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PITHY QUOTE FROM Political Philosophy: Machiavelli to Mill

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As the wondering audience whom Mr. Burke supposes himself talking to, may not understand all this learned jargon, I will undertake to be its interpreter. The meaning then, good people, of all this, is, that government is governed by no principle whatever; that it can make evil good, or good evil, just as it pleases. In short, that government is arbitrary power.

Political Philosophy: Machiavelli to Mill. Thomas Paine's "Rights of Man: being an answer to Mr. Burke's attack on the French revolution," Part 1, Chapter 4, Miscellaneous Chapter

Political Philosophy: Machiavelli to Mill book cover

Political Philosophy: Machiavelli to Mill

ISBN: 978-1-57085-186-5

Language: English and English translation

MARC Records


Detail: La liberté guidant le peuple. Oil on Canvas. Eugène Delacroix, 1830. Musée du Louvre

Political Philosophy: Machiavelli to Mill. Compiled and edited by Mark C. Rooks. Charlottesville: InteLex Corporation, 1992.

  • Niccolò Machiavelli, The Prince/Il Principe in Italian and English translation
  • Thomas Hobbes, De Cive, The Elements of Law, Leviathan
  • John Locke, Two Treatises of Civil Government, Fifth Edition
  • David Hume, Essays Moral, Political, and Literary, Volume I
  • Jean-Jacques Rousseau, On the Social Contract, Discourse on the Sciences and the Arts, Discourse on the Origin of Inequality, Discourse on Political Economy
  • The Federalist: a collection of essays, written in favour of the new Constitution, as agreed upon by the Federal convention Sept. 17, 1787
  • The Constitution of the United States of America
  • Edmund Burke, Reflections on the Revolution in France
  • Thomas Paine, The Rights of Man [Parts 1 and 2]
  • Jeremy Bentham, A Fragment on Government, An Introduction to the Principles of Morals and Legislation
  • John Stuart Mill, Utilitarianism, On Liberty, The Subjection of Women, Considerations on Representative Government, Chapters on Socialism

Bibliography

  Jeremy Bentham Niccolo Machiavelli
  Edmund Burke John Stuart Mill
  David Hume Thomas Paine
  Thomas Hobbes Jean-Jacques Rousseau
  The Federalist Papers John Locke

Jeremy Bentham

Edition notes:

The Bentham texts were drawn from the 1776 First Edition A Fragment on Government, and from the 1823 Second Edition Introduction to the Principles of Morals and Legislation.

We have also included (from Bowring) the "Historical Preface, intended for the Second Edition," of A Fragment on Government.

In this edition of the Principles, we have silently included corrections made either by Bowring or by the 1907 Clarendon edition, which were based on a 1789 sheet of corrections, overlooked in a number of instances in the 1823 edition.

In the Principles, Bentham's section numbers are not used in the reference lines. Rather, each paragraph is identified by its numerical heading (given in Arabic in both the reference lines and in the body of the text), and paragraph number where appropriate. Only a few of Bentham's chapters were divided into sections; the use of the numerical headings is more specific in any event. These numerical headings are identified in the reference lines as "Sec." consistent with other of our databases.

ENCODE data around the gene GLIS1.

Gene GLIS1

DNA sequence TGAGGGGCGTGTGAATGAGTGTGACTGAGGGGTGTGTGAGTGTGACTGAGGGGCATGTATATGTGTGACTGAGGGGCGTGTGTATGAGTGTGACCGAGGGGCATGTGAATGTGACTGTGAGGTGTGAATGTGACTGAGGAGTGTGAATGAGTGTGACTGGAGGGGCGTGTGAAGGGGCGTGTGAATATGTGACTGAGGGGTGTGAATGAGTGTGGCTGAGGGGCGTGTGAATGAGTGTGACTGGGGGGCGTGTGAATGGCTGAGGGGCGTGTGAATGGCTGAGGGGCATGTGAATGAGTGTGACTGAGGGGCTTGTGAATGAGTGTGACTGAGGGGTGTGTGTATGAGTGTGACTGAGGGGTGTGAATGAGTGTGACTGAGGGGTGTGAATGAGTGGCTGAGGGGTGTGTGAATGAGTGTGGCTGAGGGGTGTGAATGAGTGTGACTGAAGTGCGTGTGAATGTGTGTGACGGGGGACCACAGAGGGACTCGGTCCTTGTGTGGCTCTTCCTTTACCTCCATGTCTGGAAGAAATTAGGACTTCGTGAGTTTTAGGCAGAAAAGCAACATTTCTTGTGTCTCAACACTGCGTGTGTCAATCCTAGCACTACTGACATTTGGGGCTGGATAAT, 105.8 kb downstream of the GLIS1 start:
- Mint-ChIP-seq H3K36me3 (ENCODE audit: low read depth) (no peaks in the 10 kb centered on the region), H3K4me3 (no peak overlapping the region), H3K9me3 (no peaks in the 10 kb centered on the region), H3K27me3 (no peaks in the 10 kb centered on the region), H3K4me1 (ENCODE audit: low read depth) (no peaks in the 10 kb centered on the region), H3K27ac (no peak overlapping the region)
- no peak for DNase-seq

Texts:

Bentham, Jeremy. A Comment on the Commentaries and A Fragment on Government. Edited by J. H. Burns and H. L. A. Hart. London: University of London, The Athlone Press, 1977.

_____. A Fragment on Government. London: Printed for T. Payne, at the Mews-Gate; P. Elmsley, opposite Southampton-Street in the Strand; and E. Brooks, in Bell-Yard, Temple-Bar, 1776.

_____. A Fragment on Government. Edited by F. C. Montague. London: Oxford University Press, 1891.

_____. A Fragment on Government and An Introduction to the Principles of Morals and Legislation. Edited by Wilfrid Harrison. Oxford: Basil Blackwell, 1948.

_____. "Historical Preface, intended for the Second Edition." In The Works of Jeremy Bentham. Vol. 1, 240-59. Edited by John Bowring. Edinburgh: W. Tait, 1838-43.

_____. An Introduction to the Principles of Morals and Legislation. 2 vols. London: E. Wilson, Royal Exchange; and W. Pickering, Lincoln's-Inn Fields, 1823.

_____. An Introduction to the Principles of Morals and Legislation. Oxford: Clarendon Press, 1907.

_____. An Introduction to the Principles of Morals and Legislation. Edited by J. H. Burns and H. L. A. Hart. London: University of London, The Athlone Press, 1970.

_____. The Works of Jeremy Bentham. Edited by John Bowring. Edinburgh: W. Tait, 1838-43.

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Edmund Burke

Edition notes:

Multiple editions of Burke's Reflections on the Revolutions in France were consulted, but the text is primarily that of Ninth Edition (following the recommendation of William Todd). All original editions consulted are listed in the bibliography.


Texts:

Burke, Edmund. Reflections on the Revolution in France, and on proceedings in certain societies in London, relative to that event. 3rd ed. London: J. Dodsley, 1790

_____. Reflections on the Revolution in France, and on proceedings in certain societies in London, relative to that event. 6th ed. London: J. Dodsley, 1790.

_____. Reflections on the Revolution in France, and on proceedings in certain societies in London, relative to that event. 8th ed. Dublin: Printed by W. Porter, 1791.

_____. Reflections on the Revolution in France, and on proceedings in certain societies in London, relative to that event. 9th ed. London: J. Dodsley, 1791.

_____. Reflections on the Revolution in France. Edited by J. G. A. Pocock. Indianapolis: Hackett Publishing Co., 1987.